1. Acknowledge. Ballantyne suggests you label your fatigue as the first step. “Simply acknowledging your persuasion fatigue as such may help you slow down, take a breath, … that brief reflective process may open a space where you can consider the sources of your fatigue more self-critically”.
2. Empathy. As a presentation skills authority I’m constantly repeating my golden rule, “it’s not about me, it’s all about the audience”. Once you’ve acknowledged your fatigue, the key is to get into the other person’s shoes and in the spirit of true empathy, try to work out why your argument or conversation has stalled. What is that your stakeholder needs here to see another perspective? Maybe they need more facts and data. Maybe they need to better understand your experience with this matter? Maybe they need to hear the information presented as a case study or story to break down the barriers and connect with you. And maybe they need you to be more passionate and enthusiastic in the way you are explaining your perspective. If you want to know more about your own strengths and weaknesses when it comes to persuading others you can assess yourself here.
3. Chunk it. Chunking is the art of compartmentalising your big argument into smaller components. For example, if your manager won’t agree to a new indefinite role on a salary of $220K, maybe they will agree to you establishing a pilot project where you are seconded for 3 months.
4. Rapport. Connecting through values positively affects your persuasiveness and there are some cool linguistic patterns you can use to do this. The idea is to first reflect what the other person knows to be true. For example, what do they value, what do they believe? And then once you’ve reflected this and built strong rapport you express your own perspective. I cover exactly how to do this on pages 71-82 in the newly released second edition of my best- selling book How to Present; the ultimate guide to presenting live and online (Wiley)
5. Optimism. It’s wise to engage in all debates, arguments, and contentious conversations with a spirit of optimism. You’re not trying to belittle the other person, make them feel stupid, or win at all costs. As Associate Professor Ballantyne suggests, “your fatigue may be exacerbated by thinking or assuming that debate is a zero-sum struggle—that you win if, and only if, your opponent loses”. If you keep an open mind (after all none of us knows everything about everything) and strive to find a “collaborative truth” you may find your energy levels hold and your relationships stabilise.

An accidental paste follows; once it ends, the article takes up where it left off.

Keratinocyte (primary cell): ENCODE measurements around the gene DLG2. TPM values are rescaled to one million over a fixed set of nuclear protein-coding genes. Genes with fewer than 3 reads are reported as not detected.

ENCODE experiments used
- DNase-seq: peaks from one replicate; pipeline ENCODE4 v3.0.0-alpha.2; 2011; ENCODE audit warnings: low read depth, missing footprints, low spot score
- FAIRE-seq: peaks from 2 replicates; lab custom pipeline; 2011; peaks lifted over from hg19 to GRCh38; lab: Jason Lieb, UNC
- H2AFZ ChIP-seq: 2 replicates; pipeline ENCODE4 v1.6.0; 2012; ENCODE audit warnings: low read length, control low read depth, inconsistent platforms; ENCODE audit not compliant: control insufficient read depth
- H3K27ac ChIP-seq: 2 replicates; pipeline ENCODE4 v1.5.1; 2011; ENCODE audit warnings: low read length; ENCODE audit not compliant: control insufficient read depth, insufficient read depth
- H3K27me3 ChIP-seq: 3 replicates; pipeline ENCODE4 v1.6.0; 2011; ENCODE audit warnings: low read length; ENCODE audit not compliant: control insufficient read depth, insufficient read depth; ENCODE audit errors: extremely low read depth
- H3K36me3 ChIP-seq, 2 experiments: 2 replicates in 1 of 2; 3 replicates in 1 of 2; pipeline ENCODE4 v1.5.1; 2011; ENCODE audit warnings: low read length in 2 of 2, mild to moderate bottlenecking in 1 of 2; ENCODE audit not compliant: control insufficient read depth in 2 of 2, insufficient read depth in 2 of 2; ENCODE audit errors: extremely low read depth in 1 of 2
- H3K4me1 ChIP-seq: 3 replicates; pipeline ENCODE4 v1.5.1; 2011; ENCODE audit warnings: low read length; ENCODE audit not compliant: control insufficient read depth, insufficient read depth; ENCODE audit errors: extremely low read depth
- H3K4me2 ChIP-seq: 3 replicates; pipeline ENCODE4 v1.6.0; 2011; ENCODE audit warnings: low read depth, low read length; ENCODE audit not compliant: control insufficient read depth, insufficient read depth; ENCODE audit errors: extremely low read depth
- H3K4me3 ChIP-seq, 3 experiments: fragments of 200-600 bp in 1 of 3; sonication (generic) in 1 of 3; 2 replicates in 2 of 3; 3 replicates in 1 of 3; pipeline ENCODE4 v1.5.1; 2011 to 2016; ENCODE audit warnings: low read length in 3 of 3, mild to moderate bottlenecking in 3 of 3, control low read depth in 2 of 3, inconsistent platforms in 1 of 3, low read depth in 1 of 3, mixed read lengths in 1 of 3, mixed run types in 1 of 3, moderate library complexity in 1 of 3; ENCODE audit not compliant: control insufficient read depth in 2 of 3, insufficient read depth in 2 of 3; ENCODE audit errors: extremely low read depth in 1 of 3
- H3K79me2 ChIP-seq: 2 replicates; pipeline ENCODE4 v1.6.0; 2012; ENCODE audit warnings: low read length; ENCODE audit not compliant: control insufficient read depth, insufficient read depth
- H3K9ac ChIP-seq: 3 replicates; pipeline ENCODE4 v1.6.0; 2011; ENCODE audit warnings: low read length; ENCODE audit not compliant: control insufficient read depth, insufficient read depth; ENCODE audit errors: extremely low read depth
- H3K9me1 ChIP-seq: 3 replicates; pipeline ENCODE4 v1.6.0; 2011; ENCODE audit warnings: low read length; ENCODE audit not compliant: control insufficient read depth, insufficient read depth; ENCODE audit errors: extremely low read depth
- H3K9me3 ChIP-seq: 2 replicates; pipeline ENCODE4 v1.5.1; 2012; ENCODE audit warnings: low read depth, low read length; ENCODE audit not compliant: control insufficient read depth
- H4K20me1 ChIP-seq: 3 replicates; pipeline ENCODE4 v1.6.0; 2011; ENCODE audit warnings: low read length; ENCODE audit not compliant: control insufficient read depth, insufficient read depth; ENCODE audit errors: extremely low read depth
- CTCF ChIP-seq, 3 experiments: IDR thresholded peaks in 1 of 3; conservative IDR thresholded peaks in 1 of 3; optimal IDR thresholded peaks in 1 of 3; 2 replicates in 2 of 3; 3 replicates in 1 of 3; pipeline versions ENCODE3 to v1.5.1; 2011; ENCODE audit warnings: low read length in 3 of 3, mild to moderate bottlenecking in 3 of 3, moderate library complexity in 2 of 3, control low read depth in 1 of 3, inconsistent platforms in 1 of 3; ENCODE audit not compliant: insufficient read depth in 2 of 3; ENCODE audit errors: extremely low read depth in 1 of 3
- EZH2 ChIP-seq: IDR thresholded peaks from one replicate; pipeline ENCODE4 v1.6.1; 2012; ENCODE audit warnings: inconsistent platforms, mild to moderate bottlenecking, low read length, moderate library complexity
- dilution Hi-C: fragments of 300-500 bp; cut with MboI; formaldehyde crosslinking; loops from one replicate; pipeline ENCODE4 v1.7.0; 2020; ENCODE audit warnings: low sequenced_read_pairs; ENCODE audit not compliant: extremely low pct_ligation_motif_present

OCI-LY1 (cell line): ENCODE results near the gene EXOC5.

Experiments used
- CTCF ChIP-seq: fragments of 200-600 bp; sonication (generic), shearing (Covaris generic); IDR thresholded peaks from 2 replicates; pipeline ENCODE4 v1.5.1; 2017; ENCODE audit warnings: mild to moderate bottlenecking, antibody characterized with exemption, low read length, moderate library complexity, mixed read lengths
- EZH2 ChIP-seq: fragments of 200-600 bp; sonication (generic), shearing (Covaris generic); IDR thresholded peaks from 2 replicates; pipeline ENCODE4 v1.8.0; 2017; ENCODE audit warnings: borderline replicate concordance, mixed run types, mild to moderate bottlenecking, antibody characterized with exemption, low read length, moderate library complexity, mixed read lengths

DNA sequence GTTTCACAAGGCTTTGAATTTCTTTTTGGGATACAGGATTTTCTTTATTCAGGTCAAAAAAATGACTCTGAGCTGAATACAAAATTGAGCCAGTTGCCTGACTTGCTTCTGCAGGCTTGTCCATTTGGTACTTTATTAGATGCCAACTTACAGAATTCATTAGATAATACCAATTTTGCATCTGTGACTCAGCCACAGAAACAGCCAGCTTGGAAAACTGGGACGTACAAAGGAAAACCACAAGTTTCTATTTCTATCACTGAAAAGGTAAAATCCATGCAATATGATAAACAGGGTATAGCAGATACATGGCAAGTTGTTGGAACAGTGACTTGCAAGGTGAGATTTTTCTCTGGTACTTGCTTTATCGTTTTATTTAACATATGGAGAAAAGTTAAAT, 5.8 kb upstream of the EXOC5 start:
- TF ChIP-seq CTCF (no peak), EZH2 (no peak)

There’s alarming research that suggests that indeed persuasion fatigue does sometimes cause people to break up, quit their job, and/or cut ties with others. We simply get ‘over it’ and we can’t be bothered to try anymore. If you follow the five tips mentioned above then some of these break-ups can be avoided.
Remember my golden rule, “it’s not about me, it’s all about the audience”. These words will serve you well and assist you to get what you want without damaging your precious relationships.
Happy Persuading! Mx
© MICHELLE BOWDEN 2023
Michelle Bowden CSP is an authority on persuasive presenting in business. She’s run her Persuasive Presentation Skills Masterclass over 960 times for more than 12,000 people over the past 24 years and her name is a synonym for ‘presentation skills’ in Australia. She’s a multi-million-dollar pitch coach to her client list that reads like a who’s who of international business: banking and finance, IT, pharmaceutical, retail, telecommunications plus many more. Michelle is the creator of the Persuasion Smart Profile®, a world-first psychological assessment tool that reports on your persuasive strengths and weaknesses at work, the best-selling internationally published author of How to Present: the ultimate guide to presenting live and online (Wiley) and her new book is called How to Persuade: the skills you need to get what you want (Wiley). Visit www.michellebowden.com.au